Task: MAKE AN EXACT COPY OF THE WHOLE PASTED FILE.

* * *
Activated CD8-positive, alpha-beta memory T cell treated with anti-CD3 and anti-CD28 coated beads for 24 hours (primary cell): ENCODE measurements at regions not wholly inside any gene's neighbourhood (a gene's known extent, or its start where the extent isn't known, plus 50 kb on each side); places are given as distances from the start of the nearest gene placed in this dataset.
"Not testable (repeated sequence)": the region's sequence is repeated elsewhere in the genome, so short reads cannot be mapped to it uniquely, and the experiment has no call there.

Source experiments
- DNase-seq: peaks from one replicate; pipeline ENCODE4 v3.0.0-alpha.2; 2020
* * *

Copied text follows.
Activated CD8-positive, alpha-beta memory T cell treated with anti-CD3 and anti-CD28 coated beads for 24 hours (primary cell): ENCODE measurements at regions not wholly inside any gene's neighbourhood (a gene's known extent, or its start where the extent isn't known, plus 50 kb on each side); places are given as distances from the start of the nearest gene placed in this dataset.
"Not testable (repeated sequence)": the region's sequence is repeated elsewhere in the genome, so short reads cannot be mapped to it uniquely, and the experiment has no call there.

Source experiments
- DNase-seq: peaks from one replicate; pipeline ENCODE4 v3.0.0-alpha.2; 2020